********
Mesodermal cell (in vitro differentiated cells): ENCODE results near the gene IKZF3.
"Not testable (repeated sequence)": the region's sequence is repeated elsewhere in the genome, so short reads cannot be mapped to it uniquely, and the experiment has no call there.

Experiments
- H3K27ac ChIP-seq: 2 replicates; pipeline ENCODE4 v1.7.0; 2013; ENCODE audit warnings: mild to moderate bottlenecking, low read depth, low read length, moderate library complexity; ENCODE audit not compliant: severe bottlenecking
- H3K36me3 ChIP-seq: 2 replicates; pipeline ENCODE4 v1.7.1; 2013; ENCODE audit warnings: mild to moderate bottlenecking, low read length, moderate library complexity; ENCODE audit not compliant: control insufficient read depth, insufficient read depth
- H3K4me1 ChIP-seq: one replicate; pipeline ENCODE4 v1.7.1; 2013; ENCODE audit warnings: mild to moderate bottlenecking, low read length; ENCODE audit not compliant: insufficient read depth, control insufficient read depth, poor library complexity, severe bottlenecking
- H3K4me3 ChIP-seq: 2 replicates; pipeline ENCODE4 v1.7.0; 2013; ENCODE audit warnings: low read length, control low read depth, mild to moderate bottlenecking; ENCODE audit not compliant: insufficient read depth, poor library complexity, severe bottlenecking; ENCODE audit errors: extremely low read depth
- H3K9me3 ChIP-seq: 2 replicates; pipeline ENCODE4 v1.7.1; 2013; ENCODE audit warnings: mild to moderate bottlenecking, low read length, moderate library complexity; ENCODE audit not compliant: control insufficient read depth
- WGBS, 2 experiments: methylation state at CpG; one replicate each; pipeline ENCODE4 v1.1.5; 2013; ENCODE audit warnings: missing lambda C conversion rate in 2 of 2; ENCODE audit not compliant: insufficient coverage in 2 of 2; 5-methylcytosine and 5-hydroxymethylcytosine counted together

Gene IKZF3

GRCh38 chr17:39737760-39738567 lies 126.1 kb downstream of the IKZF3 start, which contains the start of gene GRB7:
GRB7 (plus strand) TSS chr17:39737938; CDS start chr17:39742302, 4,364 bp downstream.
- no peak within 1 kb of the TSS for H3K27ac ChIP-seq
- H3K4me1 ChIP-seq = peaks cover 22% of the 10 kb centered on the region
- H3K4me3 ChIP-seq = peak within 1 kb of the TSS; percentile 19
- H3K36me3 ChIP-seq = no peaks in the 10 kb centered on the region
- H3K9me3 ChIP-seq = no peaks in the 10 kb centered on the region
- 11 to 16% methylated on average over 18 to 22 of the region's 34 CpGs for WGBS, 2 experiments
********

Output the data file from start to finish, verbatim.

Mesodermal cell (in vitro differentiated cells): ENCODE results near the gene IKZF3.
"Not testable (repeated sequence)": the region's sequence is repeated elsewhere in the genome, so short reads cannot be mapped to it uniquely, and the experiment has no call there.

Experiments
- H3K27ac ChIP-seq: 2 replicates; pipeline ENCODE4 v1.7.0; 2013; ENCODE audit warnings: mild to moderate bottlenecking, low read depth, low read length, moderate library complexity; ENCODE audit not compliant: severe bottlenecking
- H3K36me3 ChIP-seq: 2 replicates; pipeline ENCODE4 v1.7.1; 2013; ENCODE audit warnings: mild to moderate bottlenecking, low read length, moderate library complexity; ENCODE audit not compliant: control insufficient read depth, insufficient read depth
- H3K4me1 ChIP-seq: one replicate; pipeline ENCODE4 v1.7.1; 2013; ENCODE audit warnings: mild to moderate bottlenecking, low read length; ENCODE audit not compliant: insufficient read depth, control insufficient read depth, poor library complexity, severe bottlenecking
- H3K4me3 ChIP-seq: 2 replicates; pipeline ENCODE4 v1.7.0; 2013; ENCODE audit warnings: low read length, control low read depth, mild to moderate bottlenecking; ENCODE audit not compliant: insufficient read depth, poor library complexity, severe bottlenecking; ENCODE audit errors: extremely low read depth
- H3K9me3 ChIP-seq: 2 replicates; pipeline ENCODE4 v1.7.1; 2013; ENCODE audit warnings: mild to moderate bottlenecking, low read length, moderate library complexity; ENCODE audit not compliant: control insufficient read depth
- WGBS, 2 experiments: methylation state at CpG; one replicate each; pipeline ENCODE4 v1.1.5; 2013; ENCODE audit warnings: missing lambda C conversion rate in 2 of 2; ENCODE audit not compliant: insufficient coverage in 2 of 2; 5-methylcytosine and 5-hydroxymethylcytosine counted together

Gene IKZF3

GRCh38 chr17:39737760-39738567 lies 126.1 kb downstream of the IKZF3 start, which contains the start of gene GRB7:
GRB7 (plus strand) TSS chr17:39737938; CDS start chr17:39742302, 4,364 bp downstream.
- no peak within 1 kb of the TSS for H3K27ac ChIP-seq
- H3K4me1 ChIP-seq = peaks cover 22% of the 10 kb centered on the region
- H3K4me3 ChIP-seq = peak within 1 kb of the TSS; percentile 19
- H3K36me3 ChIP-seq = no peaks in the 10 kb centered on the region
- H3K9me3 ChIP-seq = no peaks in the 10 kb centered on the region
- 11 to 16% methylated on average over 18 to 22 of the region's 34 CpGs for WGBS, 2 experiments